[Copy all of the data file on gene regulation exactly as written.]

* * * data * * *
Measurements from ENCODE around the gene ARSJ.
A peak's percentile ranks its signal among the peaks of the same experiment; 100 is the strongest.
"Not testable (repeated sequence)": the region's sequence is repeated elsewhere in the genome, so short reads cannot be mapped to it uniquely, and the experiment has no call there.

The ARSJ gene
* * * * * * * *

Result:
Measurements from ENCODE around the gene ARSJ.
A peak's percentile ranks its signal among the peaks of the same experiment; 100 is the strongest.
"Not testable (repeated sequence)": the region's sequence is repeated elsewhere in the genome, so short reads cannot be mapped to it uniquely, and the experiment has no call there.

The ARSJ gene